Jon is hard working and fun loving, yesterday was a wonderful celebration, especially when we consider that we almost lost him to mis-diagnosed diabetes when he was twelve, Tim and I had both taken him to the doctor the week before and were told he had a stomach bug, we left him with my parents and went away for a weekend and he deteriorated rapidly, they got him to their GP who called for the air ambulance. It is with thanks to the swift responses of the staff at Broomfield Hospital in Chelmsford that we still have Jon with us, and for that we are very thankful!
I have just read two excellent blog posts, both personal reflections from two women one an Ordained Church of England Minister, the other an Ordinand. Both are celebrating yesterdays Church of England Synod vote to press to press ahead with the measure that will allow women to be
consecrated as Bishops. They reflect on their own calls, and the difficulties of living with the tensions of celebration and denial of who they are.
Helen tells of her own joy at the news in 1992 that women would at last be consecrated as priests:
"Driving home from (of all things prophetic) a church leader's conference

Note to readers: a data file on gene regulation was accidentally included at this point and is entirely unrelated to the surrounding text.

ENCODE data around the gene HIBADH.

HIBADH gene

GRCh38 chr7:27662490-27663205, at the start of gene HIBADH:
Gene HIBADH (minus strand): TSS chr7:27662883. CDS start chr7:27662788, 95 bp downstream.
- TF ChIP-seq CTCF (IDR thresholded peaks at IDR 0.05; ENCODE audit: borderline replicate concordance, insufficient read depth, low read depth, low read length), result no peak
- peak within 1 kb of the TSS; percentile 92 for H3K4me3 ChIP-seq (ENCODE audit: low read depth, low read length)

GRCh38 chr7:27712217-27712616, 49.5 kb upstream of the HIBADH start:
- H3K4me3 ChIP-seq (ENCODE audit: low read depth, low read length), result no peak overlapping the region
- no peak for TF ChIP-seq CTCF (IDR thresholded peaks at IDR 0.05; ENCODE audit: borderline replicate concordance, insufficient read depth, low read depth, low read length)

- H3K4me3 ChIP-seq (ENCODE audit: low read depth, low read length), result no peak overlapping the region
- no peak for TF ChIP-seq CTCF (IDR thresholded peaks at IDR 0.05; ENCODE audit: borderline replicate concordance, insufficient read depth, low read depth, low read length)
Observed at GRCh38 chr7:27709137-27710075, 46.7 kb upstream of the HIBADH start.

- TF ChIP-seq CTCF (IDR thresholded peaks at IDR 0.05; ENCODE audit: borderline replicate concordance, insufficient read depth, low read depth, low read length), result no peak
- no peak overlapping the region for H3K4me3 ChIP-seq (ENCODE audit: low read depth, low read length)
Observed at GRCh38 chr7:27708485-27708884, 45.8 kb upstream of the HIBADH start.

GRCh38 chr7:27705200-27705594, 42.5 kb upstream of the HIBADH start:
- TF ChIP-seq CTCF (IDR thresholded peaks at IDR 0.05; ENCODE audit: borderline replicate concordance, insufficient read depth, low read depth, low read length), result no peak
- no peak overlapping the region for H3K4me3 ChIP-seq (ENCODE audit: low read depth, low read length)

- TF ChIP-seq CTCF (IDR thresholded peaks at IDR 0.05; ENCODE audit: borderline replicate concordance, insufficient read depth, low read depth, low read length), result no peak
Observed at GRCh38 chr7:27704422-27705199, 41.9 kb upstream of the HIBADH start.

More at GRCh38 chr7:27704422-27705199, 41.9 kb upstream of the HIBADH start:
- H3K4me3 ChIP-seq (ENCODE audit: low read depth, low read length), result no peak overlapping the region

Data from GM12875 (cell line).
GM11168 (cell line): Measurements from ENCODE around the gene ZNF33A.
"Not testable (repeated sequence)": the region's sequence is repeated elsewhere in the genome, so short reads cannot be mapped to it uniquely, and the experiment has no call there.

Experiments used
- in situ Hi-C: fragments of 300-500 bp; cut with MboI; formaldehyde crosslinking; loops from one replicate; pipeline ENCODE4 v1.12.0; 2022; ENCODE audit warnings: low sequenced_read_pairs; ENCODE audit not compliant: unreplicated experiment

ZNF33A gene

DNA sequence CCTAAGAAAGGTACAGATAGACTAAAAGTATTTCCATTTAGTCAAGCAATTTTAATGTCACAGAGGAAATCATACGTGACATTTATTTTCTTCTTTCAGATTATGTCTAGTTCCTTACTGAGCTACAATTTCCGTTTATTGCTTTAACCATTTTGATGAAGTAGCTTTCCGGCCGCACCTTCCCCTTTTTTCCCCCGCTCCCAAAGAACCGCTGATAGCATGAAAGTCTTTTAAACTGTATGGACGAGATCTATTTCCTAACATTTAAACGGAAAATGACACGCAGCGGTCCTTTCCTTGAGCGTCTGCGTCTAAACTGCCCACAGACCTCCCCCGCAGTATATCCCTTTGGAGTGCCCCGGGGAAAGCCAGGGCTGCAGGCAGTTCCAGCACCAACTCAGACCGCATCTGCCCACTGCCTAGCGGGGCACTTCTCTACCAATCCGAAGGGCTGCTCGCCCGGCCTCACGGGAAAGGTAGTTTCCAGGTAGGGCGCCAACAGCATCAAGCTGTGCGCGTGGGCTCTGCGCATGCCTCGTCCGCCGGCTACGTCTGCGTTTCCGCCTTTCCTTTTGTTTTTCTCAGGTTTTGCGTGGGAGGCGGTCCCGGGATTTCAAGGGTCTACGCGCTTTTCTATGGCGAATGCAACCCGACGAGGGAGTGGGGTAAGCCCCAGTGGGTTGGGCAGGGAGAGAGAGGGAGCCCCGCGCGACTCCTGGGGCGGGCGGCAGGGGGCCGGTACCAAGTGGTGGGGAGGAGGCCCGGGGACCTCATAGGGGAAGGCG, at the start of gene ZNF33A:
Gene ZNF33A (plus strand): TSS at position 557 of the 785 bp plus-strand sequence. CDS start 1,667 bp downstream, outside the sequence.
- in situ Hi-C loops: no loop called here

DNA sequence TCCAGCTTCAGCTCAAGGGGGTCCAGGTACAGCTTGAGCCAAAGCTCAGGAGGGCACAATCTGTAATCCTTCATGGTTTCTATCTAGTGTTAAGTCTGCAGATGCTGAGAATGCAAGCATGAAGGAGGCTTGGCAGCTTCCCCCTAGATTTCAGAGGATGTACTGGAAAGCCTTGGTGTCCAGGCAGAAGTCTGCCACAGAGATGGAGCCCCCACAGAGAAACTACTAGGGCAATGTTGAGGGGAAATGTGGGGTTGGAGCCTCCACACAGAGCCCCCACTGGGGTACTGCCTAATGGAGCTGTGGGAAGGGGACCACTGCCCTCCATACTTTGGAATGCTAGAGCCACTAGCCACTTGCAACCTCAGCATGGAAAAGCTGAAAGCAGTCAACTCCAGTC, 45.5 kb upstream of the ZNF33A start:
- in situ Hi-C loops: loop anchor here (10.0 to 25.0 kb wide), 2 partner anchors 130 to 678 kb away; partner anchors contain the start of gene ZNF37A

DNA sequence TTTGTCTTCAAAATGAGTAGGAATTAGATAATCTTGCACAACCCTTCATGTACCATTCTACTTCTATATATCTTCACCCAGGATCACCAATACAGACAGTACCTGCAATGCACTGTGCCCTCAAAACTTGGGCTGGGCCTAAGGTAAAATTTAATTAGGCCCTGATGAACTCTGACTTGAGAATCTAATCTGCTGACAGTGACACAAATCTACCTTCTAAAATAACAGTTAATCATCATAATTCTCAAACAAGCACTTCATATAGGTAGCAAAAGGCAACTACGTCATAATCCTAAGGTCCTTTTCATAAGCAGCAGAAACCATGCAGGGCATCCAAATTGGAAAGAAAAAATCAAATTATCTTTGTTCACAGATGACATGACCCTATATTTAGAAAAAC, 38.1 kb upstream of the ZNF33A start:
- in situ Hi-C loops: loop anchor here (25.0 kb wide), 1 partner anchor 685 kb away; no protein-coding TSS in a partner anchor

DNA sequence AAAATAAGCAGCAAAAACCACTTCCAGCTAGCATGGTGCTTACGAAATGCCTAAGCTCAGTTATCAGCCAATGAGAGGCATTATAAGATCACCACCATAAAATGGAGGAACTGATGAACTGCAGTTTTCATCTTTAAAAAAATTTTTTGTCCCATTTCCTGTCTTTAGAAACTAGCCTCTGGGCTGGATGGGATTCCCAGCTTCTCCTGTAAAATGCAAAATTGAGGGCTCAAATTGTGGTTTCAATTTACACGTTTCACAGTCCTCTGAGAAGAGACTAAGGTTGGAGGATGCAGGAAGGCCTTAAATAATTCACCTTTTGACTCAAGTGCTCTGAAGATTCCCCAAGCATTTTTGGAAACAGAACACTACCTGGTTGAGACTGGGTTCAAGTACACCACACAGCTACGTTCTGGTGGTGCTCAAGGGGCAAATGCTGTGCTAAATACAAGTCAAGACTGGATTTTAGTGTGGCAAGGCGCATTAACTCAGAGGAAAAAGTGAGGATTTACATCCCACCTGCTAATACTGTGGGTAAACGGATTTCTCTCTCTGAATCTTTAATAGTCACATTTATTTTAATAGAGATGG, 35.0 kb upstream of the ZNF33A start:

at St Andrews Chorleywood I switched on the car radio. There, in the
middle lane of the M25 the newsreader's voice announced that General
Synod had voted in favour of ordaining women as priests, and my
involuntary shout of 'Yes, God, thank you' was not triumphant; it came
from the sudden and unexpected relief of a weight being taken from me; a
weight of oppression and pain at almost 2000 years of 'Church'
diminution of women that I hadn't even been aware of carrying. To my
surprise, (for I had no personal interest then in being ordained and had
not been involved in any campaigning) I found myself crying with
thankfulness that God could break through in my lifetime to address such
a fundamental injustice. For me, the debate about the role of women in
the church has always been an issue of justice. And so it continues."
And so it continues.... and it continues amidst much debate and angst, it continues to be a place of pain and at times of joy. Commenting for Ekklesia Simon Barrow says:
"The papers are full of Anglican argument once more. The presenting
issues, as usual, are sex and gender. But why?"
"Sexuality is a part of human experience which, for many people,
vividly embodies the sheer joy as well as the occasional terror of
living. It is intensely personal, it is a channel of life-giving but can
also be a place of deadly abuse. It is a source of pleasure and
fulfillment, but can sometimes make us feel weak and fearful.
In Christian terms, sexuality also raises the root questions about
the meaning of our foundation texts, the way ethics is constructed, and
who or what determines the shape of our lives. The problem is, these
issues are not best or most constructively addressed in the midst of
pain and confusion, and the claims made about them when one group of
people are trying to police another are mostly overwhelmed by power and
It is fairly evident, for instance, that the detailed texts of the
New Testament and the Hebrew Scriptures cannot properly be used either
to deny or to sanction committed same-sex partnerships in the modern